It seems like every article, report or someone you talk with states the reverse mortgage closing costs are high. Have you looked at closing costs on a conventional home mortgage?
As with a conventional home mortgage (called a “forward” by HUD), the closing costs for reverse mortgages may vary depending on the home value and the complexity of the loan. Let’s compare the costs side-by-side for a Home Equity Conversion Mortgage or HECM and a conventional/forward mortgage.
The third party and recording fees are standard for any loan. However, with the reverse mortgage HUD regulates the fees and requires that only the actual cost may be charged to the borrower, they do not allow mark ups such as processing or servicing fees. Look at an estimated comparison based on a Minnesota home valued at $200,000:
|Third Party Fees||Reverse FHA||Forward||Forward FHA|
|Escrow, Settlement, or Closing||$250||$250||$250|
|Abstract or Title Search||$100||$100||$100|
|County/Mortgage Registration Tax||$323||$480||$480|
|Special Assessment Search||$30||$30||$30|
|TOTAL THIRD PARTY FEES||$2,196.50||$2,262.50**||$2,328.50|
* Courier Fee is for sending a payoff on a current mortgage to the mortgage holder.
** These fees do not include all mark ups/processing fees so these may be higher when mark ups/processing fees are included.
Now let’s compare the Lender Fees:
FHA’s Mortgage Insurance Premium (MIP) is paid directly to FHA. With the FHA HECM Standard this is 2% of the home value and 2 1/4% for a forward. The FHA HECM Saver has a reduced MIP. The advantages with FHA insuring the reverse mortgage include:
- Guaranteeing the funds are available for you.
- Guaranteeing the lender against default or shortfalls which means the interest rates are lower (currently under 3% on the HECM Standard Adjustable Rate) compared to other mortgages.
- Providing a line of credit growth rate (available only with reverse mortgages).
- Ensuring as a reverse mortgage it is a non-recourse (no personal liability) loan.
The origination fee is what the originating lender receives to cover the loan officer’s salary, overhead to run the business, i.e. staff salaries, administration costs, computers, electricity, office supplies, marketing expense, gas mileage, health insurance of employees, etc.. The origination fee also includes the processing and underwriting costs which are generally separate and charged to the borrower on forward loans. HUD regulates the reverse mortgage origination fee to be 2% of the 1st $200,000; 1% thereafter with a cap of $6,000. With a minimum of $2,500.
The reverse mortgage fees are based on the full home value because over time borrowers can access more than the home value at the time of origination.
An estimate based on a $200,000 home value:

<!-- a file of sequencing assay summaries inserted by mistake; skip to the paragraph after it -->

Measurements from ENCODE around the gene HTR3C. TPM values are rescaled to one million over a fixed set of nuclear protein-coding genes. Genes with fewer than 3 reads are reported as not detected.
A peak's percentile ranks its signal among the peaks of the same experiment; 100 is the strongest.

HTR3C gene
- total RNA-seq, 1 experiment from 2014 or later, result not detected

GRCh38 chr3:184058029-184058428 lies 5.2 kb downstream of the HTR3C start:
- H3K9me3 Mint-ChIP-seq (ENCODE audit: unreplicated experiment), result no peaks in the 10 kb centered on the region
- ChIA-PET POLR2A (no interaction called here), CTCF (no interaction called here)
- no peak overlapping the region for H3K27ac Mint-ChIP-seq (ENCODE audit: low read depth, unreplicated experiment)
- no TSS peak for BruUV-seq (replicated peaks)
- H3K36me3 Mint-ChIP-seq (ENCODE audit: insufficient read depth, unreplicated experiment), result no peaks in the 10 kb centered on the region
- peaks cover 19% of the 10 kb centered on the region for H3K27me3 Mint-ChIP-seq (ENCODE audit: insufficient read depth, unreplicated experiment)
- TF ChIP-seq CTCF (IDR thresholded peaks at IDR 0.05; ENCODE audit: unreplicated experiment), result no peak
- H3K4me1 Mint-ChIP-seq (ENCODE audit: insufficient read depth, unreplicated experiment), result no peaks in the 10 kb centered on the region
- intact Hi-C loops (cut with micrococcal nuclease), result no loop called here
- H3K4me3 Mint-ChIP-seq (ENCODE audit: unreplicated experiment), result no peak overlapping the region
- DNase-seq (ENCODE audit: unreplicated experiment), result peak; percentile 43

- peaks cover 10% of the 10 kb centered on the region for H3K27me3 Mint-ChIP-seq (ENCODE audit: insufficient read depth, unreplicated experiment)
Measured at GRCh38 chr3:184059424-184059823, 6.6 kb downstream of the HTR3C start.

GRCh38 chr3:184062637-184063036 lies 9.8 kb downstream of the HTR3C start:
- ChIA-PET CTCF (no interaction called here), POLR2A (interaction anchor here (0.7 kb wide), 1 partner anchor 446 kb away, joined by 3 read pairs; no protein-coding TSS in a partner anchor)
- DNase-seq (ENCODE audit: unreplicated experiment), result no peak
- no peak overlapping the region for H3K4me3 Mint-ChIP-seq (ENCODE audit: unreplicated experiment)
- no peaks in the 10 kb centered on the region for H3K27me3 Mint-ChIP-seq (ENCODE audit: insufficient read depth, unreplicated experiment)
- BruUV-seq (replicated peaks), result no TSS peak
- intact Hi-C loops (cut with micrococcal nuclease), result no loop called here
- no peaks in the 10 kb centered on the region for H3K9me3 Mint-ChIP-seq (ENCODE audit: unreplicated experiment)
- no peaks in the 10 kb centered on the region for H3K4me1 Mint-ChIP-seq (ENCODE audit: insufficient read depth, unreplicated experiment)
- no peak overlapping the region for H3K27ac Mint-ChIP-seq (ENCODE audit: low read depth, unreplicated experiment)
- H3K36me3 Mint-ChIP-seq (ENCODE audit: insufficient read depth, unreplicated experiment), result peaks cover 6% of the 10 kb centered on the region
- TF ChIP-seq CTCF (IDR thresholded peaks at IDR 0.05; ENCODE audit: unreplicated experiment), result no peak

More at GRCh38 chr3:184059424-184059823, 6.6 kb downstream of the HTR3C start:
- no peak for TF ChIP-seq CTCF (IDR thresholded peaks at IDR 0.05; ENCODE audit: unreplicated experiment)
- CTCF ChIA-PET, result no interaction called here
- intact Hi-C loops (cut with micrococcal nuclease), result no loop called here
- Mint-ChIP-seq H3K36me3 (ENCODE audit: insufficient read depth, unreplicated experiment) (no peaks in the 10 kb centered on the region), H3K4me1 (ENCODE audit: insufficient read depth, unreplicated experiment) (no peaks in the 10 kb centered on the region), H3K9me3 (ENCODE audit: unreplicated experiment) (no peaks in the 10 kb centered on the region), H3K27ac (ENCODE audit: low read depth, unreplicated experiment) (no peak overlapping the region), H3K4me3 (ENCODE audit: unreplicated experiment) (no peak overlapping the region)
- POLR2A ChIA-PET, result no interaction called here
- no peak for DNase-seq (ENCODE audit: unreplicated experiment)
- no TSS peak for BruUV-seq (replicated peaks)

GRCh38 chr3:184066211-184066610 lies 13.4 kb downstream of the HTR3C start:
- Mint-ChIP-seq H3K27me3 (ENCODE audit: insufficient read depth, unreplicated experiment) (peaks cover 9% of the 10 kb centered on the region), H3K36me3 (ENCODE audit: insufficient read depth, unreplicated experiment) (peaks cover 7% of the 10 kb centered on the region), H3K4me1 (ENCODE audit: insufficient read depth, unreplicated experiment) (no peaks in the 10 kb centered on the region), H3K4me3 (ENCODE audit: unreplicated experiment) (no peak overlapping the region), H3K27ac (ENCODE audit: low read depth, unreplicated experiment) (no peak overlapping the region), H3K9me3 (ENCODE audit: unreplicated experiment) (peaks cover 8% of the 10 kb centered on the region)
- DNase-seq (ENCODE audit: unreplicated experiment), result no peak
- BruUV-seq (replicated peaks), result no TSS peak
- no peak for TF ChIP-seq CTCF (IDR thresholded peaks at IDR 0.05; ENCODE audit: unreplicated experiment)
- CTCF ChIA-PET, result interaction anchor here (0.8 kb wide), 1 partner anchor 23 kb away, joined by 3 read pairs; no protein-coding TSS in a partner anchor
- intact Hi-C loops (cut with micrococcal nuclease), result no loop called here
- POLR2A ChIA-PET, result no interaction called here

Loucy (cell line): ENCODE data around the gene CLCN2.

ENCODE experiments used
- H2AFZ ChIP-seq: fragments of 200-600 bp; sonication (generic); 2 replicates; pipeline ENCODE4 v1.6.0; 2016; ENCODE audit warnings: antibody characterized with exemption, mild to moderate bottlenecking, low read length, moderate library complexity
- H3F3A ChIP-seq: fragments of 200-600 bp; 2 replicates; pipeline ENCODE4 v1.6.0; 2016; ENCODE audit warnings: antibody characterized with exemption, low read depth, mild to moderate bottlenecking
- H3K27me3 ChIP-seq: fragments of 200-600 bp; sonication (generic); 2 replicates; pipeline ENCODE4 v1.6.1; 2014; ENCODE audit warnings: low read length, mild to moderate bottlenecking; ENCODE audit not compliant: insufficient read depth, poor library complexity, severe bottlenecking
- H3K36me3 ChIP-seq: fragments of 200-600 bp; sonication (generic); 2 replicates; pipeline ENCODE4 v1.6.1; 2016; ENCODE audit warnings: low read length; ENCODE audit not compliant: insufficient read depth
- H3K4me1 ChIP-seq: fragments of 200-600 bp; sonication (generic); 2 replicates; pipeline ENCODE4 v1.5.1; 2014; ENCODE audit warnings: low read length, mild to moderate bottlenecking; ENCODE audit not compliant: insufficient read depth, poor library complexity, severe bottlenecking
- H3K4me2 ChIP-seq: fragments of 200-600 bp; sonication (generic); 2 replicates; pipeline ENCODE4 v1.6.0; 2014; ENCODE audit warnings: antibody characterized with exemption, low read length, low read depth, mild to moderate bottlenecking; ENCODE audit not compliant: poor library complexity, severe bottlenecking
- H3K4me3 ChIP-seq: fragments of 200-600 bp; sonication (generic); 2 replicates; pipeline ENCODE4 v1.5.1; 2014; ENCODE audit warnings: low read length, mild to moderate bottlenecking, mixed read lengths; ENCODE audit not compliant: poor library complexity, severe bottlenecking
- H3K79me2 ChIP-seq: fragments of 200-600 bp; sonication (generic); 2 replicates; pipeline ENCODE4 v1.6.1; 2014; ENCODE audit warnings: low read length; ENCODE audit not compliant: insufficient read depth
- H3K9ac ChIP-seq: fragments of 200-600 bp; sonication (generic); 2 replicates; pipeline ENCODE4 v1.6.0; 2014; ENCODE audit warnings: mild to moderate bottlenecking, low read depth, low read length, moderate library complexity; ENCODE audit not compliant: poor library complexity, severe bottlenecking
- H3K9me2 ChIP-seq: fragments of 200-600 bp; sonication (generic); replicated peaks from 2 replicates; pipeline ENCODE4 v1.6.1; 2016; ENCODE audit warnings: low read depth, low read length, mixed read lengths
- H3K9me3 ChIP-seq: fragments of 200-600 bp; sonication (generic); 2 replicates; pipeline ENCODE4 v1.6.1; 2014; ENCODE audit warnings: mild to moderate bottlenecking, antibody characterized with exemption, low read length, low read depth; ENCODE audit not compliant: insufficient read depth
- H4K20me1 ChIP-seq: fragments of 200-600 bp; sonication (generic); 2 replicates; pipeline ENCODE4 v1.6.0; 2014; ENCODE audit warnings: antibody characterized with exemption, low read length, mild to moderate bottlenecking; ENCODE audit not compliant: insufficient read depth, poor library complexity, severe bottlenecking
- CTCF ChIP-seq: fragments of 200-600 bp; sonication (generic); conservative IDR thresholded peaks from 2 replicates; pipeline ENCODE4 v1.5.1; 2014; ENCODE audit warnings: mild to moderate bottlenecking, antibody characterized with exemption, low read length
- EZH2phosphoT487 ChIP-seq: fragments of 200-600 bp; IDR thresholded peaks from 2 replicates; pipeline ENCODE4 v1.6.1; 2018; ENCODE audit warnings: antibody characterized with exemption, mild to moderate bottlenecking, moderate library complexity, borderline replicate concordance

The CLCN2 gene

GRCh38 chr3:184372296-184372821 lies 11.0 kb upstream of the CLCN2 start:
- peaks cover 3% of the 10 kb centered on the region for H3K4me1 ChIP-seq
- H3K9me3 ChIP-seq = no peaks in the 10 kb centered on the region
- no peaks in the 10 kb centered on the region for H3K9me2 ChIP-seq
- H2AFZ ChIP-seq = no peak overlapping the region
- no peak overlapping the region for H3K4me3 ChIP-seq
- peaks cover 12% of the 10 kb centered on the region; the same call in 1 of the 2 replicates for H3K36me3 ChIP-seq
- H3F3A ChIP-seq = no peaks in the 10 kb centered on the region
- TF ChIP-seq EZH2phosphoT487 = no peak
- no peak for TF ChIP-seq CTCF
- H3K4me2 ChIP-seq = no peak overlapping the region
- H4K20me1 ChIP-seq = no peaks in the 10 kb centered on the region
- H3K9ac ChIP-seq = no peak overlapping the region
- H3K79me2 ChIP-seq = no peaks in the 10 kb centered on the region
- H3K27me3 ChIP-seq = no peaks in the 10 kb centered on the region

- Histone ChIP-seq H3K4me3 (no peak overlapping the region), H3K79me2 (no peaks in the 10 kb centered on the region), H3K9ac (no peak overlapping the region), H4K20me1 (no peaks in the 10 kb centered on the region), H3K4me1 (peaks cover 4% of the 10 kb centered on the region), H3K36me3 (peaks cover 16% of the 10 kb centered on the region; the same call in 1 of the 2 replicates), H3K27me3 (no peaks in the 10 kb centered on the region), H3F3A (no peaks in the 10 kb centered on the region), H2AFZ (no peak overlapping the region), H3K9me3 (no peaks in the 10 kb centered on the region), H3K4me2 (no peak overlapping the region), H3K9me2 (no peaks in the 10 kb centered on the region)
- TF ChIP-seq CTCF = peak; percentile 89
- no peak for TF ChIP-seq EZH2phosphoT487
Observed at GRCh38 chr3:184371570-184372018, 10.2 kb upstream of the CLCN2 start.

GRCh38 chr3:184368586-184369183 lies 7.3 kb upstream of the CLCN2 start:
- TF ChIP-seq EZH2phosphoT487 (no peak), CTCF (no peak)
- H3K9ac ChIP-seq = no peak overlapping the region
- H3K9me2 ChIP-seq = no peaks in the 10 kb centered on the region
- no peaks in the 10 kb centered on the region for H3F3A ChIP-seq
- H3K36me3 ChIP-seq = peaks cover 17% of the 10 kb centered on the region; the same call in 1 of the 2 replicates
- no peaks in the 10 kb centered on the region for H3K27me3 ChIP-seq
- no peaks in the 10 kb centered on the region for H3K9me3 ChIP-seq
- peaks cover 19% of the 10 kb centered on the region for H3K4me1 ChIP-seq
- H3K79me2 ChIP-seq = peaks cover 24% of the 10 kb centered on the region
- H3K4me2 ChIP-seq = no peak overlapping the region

|LENDER FEES||REVERSE FHA||FORWARD||FORWARD FHA|
|SUBTOTAL LENDER FEES||$8,000||$2,700||$6,200|
|TOTAL LENDER FEES||$8,000||$4,700||$8,200|
*Typical points on Forward loans are 0-4%; this example is based on $100,000 loan at 2% points.
** Forward loans often have a 1% back-end fee.
*** Number of points are directly related to interest rate charged; the more points paid the lower the interest rate; the lower points paid, the higher interest rate.
|TOTAL LOAN FEES||REVERSE FHA||FORWARD||FORWARD FHA|
Note: THE DIFFERENCE IS BASICALLY THE FHA MORTGAGE PREMIUM! Refer to above comments on the benefits of FHA insuring the loan.
Because the majority of conventional loans being done now are FHA insured, the reverse mortgage is actually less expensive.
The fees associated with the reverse mortgage are fully financed as part of the loan with no out of pocket expenses other than the FHA appraisal. (As of 2010 Appraisal Management Companies must be used to order and process the appraisal. This fee is required to be paid for by borrower up front or “out of pocket.”) All of the fees must be disclosed on the Good Faith Estimate (GFE).
Keep in mind that there has to be a cost involved because everyone in the transaction needs to be paid for there services. If the costs on a mortgage aren’t paid up-front then they’ll be paid over time with a higher interest.
When considering whether to do a forward mortgage or a reverse mortgage you must consider if you can even qualify for a forward mortgage; then if you can make the payments over time. For example, what happens if “life happens,” could you continue making those payments or would you be facing foreclosure?
You also need to consider that if you do a forward mortgage now (if you even qualify), you’ll be paying the closings costs on that loan and then when you need more funds in the future and you refinance you’ll be paying the closings costs again. These together can equal or exceed the total of the closing costs on the reverse mortgage.
Whereas with the reverse mortgage you pay the closing costs upfront and then without paying closing costs again you have access to more funds through your life as long as you are living in the home as your primary residence. The additional funds would be either through monthly payments, a line of credit if that is the type of loan you have chosen.
In the big picture the cost of the reverse mortgage is less than a forward mortgage over time because the interest rate is lower on the reverse mortgage. Therefore typically it doesn’t take too long for a forward mortgage to make up and then exceed what difference there is in closing costs of the reverse mortgage.
Now that we’ve compared the costs side-by-side, are you surprised that they are comparable to a conventional loan?
Article updated May 2012
© 2011-2012 Beth Paterson, Beth’s Reverse Mortgage Blog, 651-762-9648
This material may be re-posted provided it is re-posted in its entirety without modifications and includes the contact information, copyright information and the following link: http://wp.me/p4EUZQ-t4
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